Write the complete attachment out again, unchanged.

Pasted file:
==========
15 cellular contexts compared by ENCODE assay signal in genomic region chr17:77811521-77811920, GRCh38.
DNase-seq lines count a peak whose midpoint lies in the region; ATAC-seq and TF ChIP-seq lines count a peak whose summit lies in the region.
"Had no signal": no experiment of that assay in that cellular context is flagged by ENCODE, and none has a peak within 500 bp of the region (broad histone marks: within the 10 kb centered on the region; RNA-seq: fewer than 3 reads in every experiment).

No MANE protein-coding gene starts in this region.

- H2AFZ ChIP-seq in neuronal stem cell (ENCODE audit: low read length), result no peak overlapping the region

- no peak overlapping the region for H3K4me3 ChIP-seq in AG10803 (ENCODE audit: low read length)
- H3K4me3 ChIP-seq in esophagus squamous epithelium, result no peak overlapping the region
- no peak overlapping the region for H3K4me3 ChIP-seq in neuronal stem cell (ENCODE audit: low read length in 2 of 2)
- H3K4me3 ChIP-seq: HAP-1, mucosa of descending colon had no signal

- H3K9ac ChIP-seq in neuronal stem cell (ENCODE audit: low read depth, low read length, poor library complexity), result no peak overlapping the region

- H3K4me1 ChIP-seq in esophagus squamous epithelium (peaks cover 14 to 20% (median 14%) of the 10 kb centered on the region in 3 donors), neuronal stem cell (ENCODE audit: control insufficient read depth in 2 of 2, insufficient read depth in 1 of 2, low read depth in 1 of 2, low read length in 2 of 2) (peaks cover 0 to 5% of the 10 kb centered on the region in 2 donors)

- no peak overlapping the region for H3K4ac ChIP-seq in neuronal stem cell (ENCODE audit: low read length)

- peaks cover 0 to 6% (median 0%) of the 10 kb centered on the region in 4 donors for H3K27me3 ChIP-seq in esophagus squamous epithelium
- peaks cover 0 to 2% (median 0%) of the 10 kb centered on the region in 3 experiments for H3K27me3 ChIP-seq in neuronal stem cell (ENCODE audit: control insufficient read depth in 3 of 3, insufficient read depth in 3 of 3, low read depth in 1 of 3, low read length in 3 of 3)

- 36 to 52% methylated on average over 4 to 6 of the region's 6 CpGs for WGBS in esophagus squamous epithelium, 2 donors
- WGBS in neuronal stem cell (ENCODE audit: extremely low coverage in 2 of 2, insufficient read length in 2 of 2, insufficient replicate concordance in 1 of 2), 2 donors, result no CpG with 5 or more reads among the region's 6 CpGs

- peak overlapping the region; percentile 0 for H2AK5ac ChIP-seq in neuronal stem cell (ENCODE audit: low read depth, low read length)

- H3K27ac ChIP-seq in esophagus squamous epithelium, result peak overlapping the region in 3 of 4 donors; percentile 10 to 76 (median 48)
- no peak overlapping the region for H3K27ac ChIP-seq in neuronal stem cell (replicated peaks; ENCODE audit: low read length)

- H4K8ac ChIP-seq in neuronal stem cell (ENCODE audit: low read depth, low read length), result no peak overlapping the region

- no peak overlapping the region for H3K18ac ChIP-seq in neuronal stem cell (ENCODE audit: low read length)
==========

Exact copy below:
15 cellular contexts compared by ENCODE assay signal in genomic region chr17:77811521-77811920, GRCh38.
DNase-seq lines count a peak whose midpoint lies in the region; ATAC-seq and TF ChIP-seq lines count a peak whose summit lies in the region.
"Had no signal": no experiment of that assay in that cellular context is flagged by ENCODE, and none has a peak within 500 bp of the region (broad histone marks: within the 10 kb centered on the region; RNA-seq: fewer than 3 reads in every experiment).

No MANE protein-coding gene starts in this region.

- H2AFZ ChIP-seq in neuronal stem cell (ENCODE audit: low read length), result no peak overlapping the region

- no peak overlapping the region for H3K4me3 ChIP-seq in AG10803 (ENCODE audit: low read length)
- H3K4me3 ChIP-seq in esophagus squamous epithelium, result no peak overlapping the region
- no peak overlapping the region for H3K4me3 ChIP-seq in neuronal stem cell (ENCODE audit: low read length in 2 of 2)
- H3K4me3 ChIP-seq: HAP-1, mucosa of descending colon had no signal

- H3K9ac ChIP-seq in neuronal stem cell (ENCODE audit: low read depth, low read length, poor library complexity), result no peak overlapping the region

- H3K4me1 ChIP-seq in esophagus squamous epithelium (peaks cover 14 to 20% (median 14%) of the 10 kb centered on the region in 3 donors), neuronal stem cell (ENCODE audit: control insufficient read depth in 2 of 2, insufficient read depth in 1 of 2, low read depth in 1 of 2, low read length in 2 of 2) (peaks cover 0 to 5% of the 10 kb centered on the region in 2 donors)

- no peak overlapping the region for H3K4ac ChIP-seq in neuronal stem cell (ENCODE audit: low read length)

- peaks cover 0 to 6% (median 0%) of the 10 kb centered on the region in 4 donors for H3K27me3 ChIP-seq in esophagus squamous epithelium
- peaks cover 0 to 2% (median 0%) of the 10 kb centered on the region in 3 experiments for H3K27me3 ChIP-seq in neuronal stem cell (ENCODE audit: control insufficient read depth in 3 of 3, insufficient read depth in 3 of 3, low read depth in 1 of 3, low read length in 3 of 3)

- 36 to 52% methylated on average over 4 to 6 of the region's 6 CpGs for WGBS in esophagus squamous epithelium, 2 donors
- WGBS in neuronal stem cell (ENCODE audit: extremely low coverage in 2 of 2, insufficient read length in 2 of 2, insufficient replicate concordance in 1 of 2), 2 donors, result no CpG with 5 or more reads among the region's 6 CpGs

- peak overlapping the region; percentile 0 for H2AK5ac ChIP-seq in neuronal stem cell (ENCODE audit: low read depth, low read length)

- H3K27ac ChIP-seq in esophagus squamous epithelium, result peak overlapping the region in 3 of 4 donors; percentile 10 to 76 (median 48)
- no peak overlapping the region for H3K27ac ChIP-seq in neuronal stem cell (replicated peaks; ENCODE audit: low read length)

- H4K8ac ChIP-seq in neuronal stem cell (ENCODE audit: low read depth, low read length), result no peak overlapping the region

- no peak overlapping the region for H3K18ac ChIP-seq in neuronal stem cell (ENCODE audit: low read length)